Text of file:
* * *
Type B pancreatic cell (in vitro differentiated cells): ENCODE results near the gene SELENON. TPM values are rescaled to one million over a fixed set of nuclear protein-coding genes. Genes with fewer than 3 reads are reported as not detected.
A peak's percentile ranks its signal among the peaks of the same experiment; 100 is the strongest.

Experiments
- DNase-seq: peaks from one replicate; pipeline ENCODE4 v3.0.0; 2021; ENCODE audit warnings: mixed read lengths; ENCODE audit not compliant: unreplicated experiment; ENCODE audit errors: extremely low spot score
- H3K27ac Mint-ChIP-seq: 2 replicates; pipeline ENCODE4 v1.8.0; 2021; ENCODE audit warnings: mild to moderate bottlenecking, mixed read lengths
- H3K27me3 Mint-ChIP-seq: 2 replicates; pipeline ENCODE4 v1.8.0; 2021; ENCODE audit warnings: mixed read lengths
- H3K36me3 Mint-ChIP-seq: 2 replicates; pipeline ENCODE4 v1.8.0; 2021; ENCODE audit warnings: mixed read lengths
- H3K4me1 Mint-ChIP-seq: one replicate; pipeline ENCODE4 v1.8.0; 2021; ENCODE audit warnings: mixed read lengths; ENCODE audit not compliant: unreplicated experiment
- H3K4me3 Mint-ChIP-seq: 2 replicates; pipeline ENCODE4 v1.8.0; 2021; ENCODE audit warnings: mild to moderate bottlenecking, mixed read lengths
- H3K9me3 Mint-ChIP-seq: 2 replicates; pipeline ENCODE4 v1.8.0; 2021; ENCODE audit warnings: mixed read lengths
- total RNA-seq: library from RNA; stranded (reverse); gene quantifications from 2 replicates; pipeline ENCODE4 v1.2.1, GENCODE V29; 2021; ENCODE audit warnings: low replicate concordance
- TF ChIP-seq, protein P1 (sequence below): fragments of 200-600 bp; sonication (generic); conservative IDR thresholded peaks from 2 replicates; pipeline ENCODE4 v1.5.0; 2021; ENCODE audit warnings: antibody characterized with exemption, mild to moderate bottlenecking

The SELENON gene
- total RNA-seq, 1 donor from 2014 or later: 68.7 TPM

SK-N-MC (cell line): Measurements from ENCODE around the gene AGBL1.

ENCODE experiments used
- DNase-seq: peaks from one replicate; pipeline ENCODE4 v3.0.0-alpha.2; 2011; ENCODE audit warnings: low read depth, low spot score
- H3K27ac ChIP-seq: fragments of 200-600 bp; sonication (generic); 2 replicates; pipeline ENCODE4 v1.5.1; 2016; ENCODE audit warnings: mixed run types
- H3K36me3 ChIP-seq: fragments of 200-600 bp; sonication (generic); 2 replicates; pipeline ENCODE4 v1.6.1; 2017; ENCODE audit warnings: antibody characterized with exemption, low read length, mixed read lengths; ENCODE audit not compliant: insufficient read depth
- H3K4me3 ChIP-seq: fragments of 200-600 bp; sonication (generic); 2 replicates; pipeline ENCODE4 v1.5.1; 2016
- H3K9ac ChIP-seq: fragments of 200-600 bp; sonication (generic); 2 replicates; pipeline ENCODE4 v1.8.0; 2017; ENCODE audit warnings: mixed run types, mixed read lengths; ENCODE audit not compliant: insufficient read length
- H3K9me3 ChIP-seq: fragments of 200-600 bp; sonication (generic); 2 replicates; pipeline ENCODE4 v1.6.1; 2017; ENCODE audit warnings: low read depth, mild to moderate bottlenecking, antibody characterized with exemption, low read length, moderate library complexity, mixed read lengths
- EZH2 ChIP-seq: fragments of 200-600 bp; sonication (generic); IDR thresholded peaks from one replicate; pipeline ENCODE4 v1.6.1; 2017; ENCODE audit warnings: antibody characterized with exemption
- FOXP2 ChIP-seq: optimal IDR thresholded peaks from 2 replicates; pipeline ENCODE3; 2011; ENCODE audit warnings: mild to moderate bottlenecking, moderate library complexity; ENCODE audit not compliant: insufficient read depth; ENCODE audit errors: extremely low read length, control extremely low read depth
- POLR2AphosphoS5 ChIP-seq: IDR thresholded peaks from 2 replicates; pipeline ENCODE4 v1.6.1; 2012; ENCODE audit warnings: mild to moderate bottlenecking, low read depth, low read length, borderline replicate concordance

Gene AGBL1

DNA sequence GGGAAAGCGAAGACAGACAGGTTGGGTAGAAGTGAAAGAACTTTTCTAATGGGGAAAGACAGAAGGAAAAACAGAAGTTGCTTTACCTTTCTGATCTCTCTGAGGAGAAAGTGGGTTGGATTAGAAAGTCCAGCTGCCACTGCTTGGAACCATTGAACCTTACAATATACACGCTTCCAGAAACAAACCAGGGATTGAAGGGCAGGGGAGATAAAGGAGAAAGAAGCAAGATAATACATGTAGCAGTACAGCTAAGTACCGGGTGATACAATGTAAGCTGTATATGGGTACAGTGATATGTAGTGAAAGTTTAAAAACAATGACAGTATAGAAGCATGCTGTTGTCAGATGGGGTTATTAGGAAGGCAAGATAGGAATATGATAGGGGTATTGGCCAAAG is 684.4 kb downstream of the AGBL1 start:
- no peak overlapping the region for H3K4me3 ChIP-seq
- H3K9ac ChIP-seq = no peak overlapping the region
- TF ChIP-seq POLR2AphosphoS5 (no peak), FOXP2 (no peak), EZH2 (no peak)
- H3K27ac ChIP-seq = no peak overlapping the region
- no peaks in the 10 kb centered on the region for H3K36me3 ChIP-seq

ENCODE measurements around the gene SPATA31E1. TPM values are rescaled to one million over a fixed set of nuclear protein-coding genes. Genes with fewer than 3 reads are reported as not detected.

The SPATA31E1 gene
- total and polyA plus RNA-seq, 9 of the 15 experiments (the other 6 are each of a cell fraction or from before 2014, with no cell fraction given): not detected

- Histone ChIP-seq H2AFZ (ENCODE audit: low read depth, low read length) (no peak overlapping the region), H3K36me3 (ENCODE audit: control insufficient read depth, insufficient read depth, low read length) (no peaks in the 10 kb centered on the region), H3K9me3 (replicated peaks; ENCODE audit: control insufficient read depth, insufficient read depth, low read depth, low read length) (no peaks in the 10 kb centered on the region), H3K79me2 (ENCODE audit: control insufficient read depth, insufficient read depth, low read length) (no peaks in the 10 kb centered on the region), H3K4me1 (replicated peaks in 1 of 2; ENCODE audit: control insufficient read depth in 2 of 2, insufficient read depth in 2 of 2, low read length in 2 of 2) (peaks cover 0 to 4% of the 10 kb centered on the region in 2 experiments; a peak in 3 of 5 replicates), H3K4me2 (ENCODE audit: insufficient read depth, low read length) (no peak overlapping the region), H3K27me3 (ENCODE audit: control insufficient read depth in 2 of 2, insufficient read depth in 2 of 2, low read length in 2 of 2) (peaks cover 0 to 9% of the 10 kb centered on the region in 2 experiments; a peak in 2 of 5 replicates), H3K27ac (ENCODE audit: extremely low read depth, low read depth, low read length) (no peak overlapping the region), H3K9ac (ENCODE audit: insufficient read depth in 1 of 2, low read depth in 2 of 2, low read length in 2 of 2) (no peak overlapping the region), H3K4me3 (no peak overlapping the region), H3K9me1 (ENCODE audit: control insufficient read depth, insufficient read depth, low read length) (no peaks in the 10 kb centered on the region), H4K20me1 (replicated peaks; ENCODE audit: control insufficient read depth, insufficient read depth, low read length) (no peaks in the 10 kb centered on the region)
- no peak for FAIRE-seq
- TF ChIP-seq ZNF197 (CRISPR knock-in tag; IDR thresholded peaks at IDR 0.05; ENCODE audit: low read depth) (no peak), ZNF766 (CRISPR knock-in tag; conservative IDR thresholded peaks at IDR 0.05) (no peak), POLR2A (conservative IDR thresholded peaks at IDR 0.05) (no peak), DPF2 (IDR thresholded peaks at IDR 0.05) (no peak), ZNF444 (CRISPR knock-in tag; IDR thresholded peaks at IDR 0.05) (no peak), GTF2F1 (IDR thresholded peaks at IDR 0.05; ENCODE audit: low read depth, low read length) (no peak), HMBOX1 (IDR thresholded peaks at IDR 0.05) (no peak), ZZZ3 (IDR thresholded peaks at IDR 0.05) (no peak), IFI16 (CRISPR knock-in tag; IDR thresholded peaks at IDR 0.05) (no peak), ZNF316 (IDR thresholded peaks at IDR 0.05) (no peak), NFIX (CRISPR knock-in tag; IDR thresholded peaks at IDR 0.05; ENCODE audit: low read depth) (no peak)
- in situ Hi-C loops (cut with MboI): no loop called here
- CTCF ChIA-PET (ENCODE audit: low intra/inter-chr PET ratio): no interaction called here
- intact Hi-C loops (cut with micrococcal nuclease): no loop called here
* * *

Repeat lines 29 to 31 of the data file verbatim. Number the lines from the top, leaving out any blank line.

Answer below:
- H3K9ac ChIP-seq = no peak overlapping the region
- TF ChIP-seq POLR2AphosphoS5 (no peak), FOXP2 (no peak), EZH2 (no peak)
- H3K27ac ChIP-seq = no peak overlapping the region